The Great British Mass Standard
Stories from Physics for 11-14 14-16
Historical accounts report that a mass standard pre-dated the Norman Conquest and was referred to as the pound of the Tower of London. No physical examples of the Tower pound survive, though a bell-shaped brass weight matching the mass of the pound was found in Westminster Abbey in 1842 but has since been lost.
Whilst the Magna Carta called for further harmonisation – ‘There shall be standard measures of wine, ale, and corn (the London quarter), throughout the kingdom’ – standardisation came slowly. James Watt complained of the problem when communicating with scientists in Europe: ‘I had a great deal of trouble in reducing the weights and measures to speak the same language; and many of the German experiments become still more difficult from their using different weights and different divisions of them in different parts of that empire’.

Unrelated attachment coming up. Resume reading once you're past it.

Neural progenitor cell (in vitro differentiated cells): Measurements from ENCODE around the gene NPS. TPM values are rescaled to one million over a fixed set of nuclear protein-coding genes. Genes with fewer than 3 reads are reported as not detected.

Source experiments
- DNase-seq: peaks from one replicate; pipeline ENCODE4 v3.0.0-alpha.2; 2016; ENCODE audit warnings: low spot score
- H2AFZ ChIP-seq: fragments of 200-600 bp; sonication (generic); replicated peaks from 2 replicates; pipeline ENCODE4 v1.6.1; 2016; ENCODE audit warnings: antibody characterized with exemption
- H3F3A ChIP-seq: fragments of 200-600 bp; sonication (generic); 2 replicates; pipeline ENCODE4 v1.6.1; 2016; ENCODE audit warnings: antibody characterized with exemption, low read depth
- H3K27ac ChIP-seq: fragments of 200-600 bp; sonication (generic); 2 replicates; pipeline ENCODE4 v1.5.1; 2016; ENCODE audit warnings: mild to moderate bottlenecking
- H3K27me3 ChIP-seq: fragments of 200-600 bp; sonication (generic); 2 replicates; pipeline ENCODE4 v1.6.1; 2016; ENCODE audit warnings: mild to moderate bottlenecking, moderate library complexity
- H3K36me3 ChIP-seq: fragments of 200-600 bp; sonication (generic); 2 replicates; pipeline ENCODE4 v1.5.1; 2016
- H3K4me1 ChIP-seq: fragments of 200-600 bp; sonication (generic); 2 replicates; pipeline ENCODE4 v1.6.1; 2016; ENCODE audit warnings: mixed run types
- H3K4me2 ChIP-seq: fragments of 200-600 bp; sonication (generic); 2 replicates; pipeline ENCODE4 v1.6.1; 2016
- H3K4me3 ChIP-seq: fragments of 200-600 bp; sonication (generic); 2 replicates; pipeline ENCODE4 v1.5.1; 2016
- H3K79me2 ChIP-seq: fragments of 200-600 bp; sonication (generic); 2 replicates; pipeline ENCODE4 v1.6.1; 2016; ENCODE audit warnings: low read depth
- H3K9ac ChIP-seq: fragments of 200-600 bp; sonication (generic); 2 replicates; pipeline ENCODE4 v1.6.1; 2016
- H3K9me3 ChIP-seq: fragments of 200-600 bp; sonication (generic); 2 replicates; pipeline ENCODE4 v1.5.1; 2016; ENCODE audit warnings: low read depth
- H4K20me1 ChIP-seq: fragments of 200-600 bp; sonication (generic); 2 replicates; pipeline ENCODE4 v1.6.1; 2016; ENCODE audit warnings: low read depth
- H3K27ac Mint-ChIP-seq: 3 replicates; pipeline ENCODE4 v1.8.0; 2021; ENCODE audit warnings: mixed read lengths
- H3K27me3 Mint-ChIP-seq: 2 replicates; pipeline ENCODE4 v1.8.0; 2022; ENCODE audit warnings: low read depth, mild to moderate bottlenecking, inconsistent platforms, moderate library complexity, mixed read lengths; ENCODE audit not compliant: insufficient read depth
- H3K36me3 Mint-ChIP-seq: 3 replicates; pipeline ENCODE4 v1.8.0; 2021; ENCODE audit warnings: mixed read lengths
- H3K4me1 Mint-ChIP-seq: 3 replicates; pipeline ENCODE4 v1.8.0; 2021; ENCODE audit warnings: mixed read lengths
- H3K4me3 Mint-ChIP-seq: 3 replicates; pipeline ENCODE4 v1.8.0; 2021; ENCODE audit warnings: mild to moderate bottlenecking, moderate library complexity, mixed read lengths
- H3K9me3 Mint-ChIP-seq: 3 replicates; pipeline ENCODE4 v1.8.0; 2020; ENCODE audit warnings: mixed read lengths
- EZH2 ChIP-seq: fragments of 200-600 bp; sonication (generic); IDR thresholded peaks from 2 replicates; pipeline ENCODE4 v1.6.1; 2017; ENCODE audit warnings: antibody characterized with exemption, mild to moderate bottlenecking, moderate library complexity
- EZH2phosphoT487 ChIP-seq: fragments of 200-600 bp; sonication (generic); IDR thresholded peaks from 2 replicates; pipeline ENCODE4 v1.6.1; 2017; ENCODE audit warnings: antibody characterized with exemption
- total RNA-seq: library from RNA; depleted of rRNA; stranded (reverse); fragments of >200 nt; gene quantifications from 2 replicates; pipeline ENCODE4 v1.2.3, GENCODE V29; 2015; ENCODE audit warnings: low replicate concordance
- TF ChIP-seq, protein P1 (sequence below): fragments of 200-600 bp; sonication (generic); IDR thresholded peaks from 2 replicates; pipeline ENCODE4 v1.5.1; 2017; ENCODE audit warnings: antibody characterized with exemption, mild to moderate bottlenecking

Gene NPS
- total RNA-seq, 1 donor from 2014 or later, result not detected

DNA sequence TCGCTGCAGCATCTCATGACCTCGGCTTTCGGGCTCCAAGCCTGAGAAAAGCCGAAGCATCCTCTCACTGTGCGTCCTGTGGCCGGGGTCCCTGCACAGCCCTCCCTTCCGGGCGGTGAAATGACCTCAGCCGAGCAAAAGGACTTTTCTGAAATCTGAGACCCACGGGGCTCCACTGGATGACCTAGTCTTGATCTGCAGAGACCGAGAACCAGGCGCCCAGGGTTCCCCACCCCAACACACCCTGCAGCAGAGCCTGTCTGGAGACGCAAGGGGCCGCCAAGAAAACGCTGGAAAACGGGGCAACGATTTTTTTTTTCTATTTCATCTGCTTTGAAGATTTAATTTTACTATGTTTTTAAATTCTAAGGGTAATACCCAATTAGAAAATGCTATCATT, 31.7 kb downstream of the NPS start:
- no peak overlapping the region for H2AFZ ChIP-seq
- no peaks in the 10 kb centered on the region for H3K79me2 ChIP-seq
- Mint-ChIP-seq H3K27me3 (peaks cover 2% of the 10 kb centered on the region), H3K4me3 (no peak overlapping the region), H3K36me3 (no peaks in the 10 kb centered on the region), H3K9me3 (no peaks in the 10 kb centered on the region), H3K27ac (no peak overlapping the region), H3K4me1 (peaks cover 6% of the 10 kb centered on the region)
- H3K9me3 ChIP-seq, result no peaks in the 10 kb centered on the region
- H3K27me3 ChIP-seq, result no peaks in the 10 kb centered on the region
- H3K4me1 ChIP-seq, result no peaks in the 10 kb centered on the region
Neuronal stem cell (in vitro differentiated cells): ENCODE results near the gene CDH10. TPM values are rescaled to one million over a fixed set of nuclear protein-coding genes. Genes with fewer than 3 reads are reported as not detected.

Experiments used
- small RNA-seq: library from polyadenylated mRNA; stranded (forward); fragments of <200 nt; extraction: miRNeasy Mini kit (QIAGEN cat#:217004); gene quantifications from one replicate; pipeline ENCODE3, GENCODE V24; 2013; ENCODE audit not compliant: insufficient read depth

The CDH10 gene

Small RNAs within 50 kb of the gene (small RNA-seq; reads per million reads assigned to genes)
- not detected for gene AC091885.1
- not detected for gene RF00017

Watt’s imperialist solution to the issue was for all nations to adopt the pound as a unit of measurement arguing: ‘for the utility is so evident, that every thinking person must immediately be convinced of it’. However, he was not entirely satisfied with the existing system and proposed redefining the pound so it consisted of 10 ounces or 10,000 grains.
In 1834, the Imperial prototype masses were destroyed in a fire at the Houses of Parliament and in 1844 a new platinum prototype was produced. The British pound prototype was kept in a temperature controlled vault and lifted using an ivory fork.